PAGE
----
President Joe Biden on Friday proposed a $ 6 trillion budget to “reinvent” the US economy and compete with China, which, if approved by Congress, would lead the country into record debt.
“We must seize the opportunity to reinvent and build a new American economy that invests in the promise and potential of every American,” the president said in a letter to Congress.
The Covid-19 pandemic plunged the United States into the worst economic crisis since the 1930s, and while the world’s largest economy is beginning to recover, it is still far from pre-pandemic levels.
The president warned that “the United States simply cannot return to what it was before the epidemic and economic recession, as structural weaknesses and disparities in the old economy still exist.”
In America, the president’s annual budget is more of a wish-list or a message about his priorities than anything else. It is legislators who ultimately decide the amount and destination of the money, and the current Congress has a very narrow Democratic majority.
Opposition Republicans fear giving the central government prominence. And even some Biden supporters warn that the US economy, which is now ready to recover from the effects of the pandemic, is at risk of sliding toward inflation.
Nonetheless, the mega-plan signals the White House’s determination to put concrete numbers on Biden’s campaign to rethink the relationship between government and the private sector, in what is defined as an existential competition with China.
Under Biden’s plan, the federal faucet would release about $6 trillion in 2022, with increases gradually to $8.2 trillion in 2031.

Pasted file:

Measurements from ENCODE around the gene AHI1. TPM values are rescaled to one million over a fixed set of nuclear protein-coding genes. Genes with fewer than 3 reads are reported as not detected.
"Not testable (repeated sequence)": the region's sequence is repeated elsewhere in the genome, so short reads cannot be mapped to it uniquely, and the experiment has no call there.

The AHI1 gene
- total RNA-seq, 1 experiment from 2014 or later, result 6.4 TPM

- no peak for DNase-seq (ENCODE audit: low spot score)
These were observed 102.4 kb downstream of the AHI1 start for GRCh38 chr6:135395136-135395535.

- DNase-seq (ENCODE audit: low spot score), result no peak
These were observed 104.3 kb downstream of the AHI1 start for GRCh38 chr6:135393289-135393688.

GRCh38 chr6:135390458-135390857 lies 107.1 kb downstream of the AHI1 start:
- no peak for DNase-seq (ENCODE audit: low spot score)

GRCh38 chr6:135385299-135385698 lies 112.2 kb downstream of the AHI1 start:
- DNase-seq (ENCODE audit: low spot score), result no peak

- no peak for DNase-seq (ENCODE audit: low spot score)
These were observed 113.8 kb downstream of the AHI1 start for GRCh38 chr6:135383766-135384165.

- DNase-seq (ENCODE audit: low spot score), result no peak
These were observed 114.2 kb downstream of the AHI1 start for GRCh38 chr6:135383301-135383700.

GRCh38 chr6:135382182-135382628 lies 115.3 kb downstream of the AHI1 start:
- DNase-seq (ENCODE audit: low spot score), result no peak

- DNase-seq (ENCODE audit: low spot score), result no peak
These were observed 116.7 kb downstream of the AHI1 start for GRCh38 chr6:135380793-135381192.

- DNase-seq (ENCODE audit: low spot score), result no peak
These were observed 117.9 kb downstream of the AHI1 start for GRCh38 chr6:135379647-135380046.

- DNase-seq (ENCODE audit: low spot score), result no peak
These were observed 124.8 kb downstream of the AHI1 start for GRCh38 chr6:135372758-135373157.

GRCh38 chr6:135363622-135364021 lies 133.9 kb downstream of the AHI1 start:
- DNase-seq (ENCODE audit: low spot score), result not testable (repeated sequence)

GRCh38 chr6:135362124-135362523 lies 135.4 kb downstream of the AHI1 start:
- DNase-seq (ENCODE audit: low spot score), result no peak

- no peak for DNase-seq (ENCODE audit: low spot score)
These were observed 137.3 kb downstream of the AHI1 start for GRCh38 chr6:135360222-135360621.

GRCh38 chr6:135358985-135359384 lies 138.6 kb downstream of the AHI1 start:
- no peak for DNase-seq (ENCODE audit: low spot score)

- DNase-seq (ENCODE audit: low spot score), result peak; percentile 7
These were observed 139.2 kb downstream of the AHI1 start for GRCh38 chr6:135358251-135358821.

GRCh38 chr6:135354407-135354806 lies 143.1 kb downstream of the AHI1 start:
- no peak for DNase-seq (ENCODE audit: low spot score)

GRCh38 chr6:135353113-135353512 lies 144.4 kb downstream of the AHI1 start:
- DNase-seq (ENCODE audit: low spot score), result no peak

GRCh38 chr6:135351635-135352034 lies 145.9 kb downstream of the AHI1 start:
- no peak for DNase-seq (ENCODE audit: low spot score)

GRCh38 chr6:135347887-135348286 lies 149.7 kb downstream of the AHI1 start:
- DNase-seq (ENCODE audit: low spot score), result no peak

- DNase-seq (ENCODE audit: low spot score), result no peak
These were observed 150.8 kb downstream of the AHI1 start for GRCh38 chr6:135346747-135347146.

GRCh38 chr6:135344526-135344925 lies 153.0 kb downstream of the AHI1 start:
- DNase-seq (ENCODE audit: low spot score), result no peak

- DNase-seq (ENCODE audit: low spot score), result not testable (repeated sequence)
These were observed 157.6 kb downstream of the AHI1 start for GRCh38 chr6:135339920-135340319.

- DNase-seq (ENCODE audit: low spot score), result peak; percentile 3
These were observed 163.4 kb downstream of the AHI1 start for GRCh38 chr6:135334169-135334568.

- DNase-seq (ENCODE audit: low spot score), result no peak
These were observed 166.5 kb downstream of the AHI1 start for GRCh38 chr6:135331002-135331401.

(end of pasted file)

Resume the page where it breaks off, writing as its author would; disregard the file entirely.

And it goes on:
All of that spending could add to the debt, which now accounts for more than 100% of GDP. It is expected to reach 111.8% of GDP in 2022 and 117% in 2031.
The Democrat clarified the destination of the $6 trillion: Much of it will go to the infrastructure bill originally proposed for $2.3 trillion, but has been reduced to $1.7 trillion in negotiations with Congress.
Another $ 1.8 trillion will be allocated to increasing state funding for education and social services as part of building a better workforce in the 21st century.
Biden argued that the overriding goal was to grow the middle class in America, as well as to put the United States in “competition” with its competitors.
Can it be approved?
The proposed budget will be released just before the Memorial Day long weekend and with Congress in a week-long hiatus.
His introduction may now limit his momentum on Capitol Hill, as many Democrats want Biden to use his control of Congress to pass transformative legislation, but Republicans are doing their best to try to block most of what the president proposes.
Spending priorities are just one area of the split between the two.
For example, Republicans are nearly unanimous in opposing Biden’s broad definition of infrastructure, which includes green energy and social programs.
There is less agreement on how to pay for these plans.
Biden wants to raise money by ending the corporate tax cut passed by Republicans under his predecessor Donald Trump.
The president also wants to aggressively go after the $1 million tax loopholes used by large corporations.
Republicans refuse to accept this mechanism, saying their more modest infrastructure spending plans can be paid for by reallocating unspent money already budgeted.
Despite the standoff, and the sheer size of Biden’s huge budget, the White House still has potential power up its sleeve.
Typically, Biden would need at least 10 Republicans to achieve the required majority in the Senate, today split evenly between the two parties, a difficult task at best.
However, if Democrats remain unanimous, which is also not guaranteed, they may be able to pass the budget through a quick procedure known as reconciliation, which requires fewer votes.
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